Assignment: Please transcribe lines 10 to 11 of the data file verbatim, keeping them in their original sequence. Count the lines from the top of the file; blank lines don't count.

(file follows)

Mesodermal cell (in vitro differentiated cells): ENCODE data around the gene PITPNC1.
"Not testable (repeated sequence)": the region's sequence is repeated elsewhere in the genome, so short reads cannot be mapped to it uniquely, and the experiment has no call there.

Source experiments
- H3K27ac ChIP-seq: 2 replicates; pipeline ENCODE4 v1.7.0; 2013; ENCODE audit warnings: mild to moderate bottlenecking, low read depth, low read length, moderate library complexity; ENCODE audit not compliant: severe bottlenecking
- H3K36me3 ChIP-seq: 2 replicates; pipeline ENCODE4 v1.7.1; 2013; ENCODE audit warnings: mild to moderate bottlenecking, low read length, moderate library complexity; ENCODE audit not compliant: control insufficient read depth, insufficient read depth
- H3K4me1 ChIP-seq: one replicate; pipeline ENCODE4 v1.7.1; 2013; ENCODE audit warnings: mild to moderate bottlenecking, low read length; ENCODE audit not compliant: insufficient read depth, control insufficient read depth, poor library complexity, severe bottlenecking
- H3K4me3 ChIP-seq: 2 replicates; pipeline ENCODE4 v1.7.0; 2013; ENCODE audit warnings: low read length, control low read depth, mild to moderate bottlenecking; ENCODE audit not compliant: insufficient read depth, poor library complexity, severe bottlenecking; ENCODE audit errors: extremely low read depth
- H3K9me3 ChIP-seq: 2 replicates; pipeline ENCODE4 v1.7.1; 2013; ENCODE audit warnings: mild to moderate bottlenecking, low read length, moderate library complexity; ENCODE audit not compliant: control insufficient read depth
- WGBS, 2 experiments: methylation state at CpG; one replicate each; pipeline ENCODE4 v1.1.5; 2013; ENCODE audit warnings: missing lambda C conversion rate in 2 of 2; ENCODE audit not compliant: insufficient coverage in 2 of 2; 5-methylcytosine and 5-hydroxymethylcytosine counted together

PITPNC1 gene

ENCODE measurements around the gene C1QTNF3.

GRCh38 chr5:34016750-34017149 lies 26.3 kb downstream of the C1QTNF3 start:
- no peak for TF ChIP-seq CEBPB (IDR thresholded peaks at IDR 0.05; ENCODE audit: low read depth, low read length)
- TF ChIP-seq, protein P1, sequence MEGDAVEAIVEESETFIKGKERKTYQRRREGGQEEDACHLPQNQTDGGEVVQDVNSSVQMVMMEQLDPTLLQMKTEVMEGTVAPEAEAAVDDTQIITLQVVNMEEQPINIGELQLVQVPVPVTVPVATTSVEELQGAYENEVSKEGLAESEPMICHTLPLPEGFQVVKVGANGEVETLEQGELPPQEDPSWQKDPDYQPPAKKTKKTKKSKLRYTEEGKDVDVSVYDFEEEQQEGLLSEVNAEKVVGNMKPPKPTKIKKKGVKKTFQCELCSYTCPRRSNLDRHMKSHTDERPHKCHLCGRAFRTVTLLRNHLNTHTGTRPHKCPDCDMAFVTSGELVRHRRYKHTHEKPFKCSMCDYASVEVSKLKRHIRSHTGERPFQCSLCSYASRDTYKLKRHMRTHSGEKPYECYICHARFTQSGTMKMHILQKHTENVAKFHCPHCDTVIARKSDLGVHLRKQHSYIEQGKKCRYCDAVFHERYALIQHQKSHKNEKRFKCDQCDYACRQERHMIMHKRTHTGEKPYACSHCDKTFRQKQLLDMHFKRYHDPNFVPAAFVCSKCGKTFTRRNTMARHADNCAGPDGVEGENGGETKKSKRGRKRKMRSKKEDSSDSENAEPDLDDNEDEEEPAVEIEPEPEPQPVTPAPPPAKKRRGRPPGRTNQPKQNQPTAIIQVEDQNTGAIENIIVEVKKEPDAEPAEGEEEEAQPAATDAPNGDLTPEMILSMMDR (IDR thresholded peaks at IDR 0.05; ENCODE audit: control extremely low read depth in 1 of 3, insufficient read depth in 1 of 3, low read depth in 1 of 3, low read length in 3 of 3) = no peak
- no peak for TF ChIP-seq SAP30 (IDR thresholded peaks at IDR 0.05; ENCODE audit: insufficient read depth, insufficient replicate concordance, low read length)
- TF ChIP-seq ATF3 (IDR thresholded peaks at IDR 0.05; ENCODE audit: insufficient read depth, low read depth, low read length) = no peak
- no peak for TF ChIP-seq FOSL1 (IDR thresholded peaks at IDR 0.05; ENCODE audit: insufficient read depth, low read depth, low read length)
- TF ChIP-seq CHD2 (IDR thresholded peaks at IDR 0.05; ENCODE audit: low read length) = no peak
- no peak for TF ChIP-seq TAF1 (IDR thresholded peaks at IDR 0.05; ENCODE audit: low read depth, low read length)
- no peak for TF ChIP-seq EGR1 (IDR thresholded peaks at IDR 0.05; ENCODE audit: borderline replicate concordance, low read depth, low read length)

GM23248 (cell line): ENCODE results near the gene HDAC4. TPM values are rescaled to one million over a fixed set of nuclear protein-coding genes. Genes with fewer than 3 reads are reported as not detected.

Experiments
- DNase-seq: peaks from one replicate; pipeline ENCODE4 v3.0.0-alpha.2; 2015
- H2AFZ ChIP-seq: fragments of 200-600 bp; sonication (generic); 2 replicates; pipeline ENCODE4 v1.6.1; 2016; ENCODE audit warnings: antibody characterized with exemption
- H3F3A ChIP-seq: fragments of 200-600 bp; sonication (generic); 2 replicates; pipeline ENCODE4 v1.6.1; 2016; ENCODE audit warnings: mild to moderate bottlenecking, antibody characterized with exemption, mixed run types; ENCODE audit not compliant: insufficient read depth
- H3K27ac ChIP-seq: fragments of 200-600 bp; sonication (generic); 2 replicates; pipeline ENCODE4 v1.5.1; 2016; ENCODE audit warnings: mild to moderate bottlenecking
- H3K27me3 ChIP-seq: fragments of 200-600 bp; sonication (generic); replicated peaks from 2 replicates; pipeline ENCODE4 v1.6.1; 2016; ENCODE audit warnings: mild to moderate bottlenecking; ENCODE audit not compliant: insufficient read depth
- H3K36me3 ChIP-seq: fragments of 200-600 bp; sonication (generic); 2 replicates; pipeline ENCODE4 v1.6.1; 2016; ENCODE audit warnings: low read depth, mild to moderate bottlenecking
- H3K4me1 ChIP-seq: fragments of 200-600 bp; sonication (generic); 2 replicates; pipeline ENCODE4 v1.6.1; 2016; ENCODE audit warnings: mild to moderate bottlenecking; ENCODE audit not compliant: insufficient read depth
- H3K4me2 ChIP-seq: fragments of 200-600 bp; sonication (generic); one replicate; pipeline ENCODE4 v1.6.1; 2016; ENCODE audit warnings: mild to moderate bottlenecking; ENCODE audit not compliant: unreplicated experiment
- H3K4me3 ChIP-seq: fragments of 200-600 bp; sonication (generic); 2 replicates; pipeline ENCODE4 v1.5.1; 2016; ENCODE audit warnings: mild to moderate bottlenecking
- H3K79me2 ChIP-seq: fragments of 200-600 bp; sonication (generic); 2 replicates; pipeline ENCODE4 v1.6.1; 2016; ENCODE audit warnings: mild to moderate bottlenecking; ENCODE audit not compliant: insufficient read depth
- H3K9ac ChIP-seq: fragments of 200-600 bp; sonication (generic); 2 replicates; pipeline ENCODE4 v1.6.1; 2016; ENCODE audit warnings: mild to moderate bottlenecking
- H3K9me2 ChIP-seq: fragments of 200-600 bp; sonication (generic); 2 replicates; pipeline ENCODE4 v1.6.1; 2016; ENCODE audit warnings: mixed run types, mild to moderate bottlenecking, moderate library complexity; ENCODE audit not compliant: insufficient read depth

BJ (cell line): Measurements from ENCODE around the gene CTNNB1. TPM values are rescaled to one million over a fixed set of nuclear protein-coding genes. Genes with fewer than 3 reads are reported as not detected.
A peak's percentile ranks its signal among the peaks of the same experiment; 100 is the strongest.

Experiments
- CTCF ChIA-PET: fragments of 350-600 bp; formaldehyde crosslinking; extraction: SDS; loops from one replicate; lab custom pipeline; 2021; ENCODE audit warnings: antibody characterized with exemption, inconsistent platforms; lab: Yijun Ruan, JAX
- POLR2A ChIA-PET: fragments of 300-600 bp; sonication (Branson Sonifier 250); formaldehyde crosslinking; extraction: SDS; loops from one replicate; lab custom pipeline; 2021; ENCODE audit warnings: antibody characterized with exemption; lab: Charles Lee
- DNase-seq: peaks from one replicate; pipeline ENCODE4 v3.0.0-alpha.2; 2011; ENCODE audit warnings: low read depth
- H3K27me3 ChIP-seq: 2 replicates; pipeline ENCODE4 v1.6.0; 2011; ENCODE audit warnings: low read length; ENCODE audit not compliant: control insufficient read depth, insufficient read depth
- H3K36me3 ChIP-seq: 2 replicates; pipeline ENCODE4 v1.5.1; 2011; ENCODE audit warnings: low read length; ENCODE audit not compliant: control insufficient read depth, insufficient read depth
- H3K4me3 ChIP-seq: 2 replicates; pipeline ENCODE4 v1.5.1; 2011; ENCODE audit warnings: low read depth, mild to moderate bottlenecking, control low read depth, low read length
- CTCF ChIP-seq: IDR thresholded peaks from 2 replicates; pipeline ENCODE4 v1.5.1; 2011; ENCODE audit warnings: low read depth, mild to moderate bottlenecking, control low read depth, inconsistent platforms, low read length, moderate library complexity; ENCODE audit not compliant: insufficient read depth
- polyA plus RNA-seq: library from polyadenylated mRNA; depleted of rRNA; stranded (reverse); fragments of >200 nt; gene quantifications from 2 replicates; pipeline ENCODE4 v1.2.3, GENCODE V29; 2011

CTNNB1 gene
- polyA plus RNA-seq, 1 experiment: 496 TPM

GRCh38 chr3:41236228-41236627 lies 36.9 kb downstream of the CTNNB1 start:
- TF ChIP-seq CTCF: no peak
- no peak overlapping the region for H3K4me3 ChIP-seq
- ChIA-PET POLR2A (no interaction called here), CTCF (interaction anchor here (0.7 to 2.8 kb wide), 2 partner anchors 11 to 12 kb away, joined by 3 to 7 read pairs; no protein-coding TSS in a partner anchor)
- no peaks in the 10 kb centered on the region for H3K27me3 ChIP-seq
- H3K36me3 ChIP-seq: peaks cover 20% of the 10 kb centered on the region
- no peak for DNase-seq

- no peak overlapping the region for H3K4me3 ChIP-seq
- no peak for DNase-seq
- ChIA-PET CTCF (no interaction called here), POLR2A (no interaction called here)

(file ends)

PITPNC1 gene

ENCODE measurements around the gene C1QTNF3.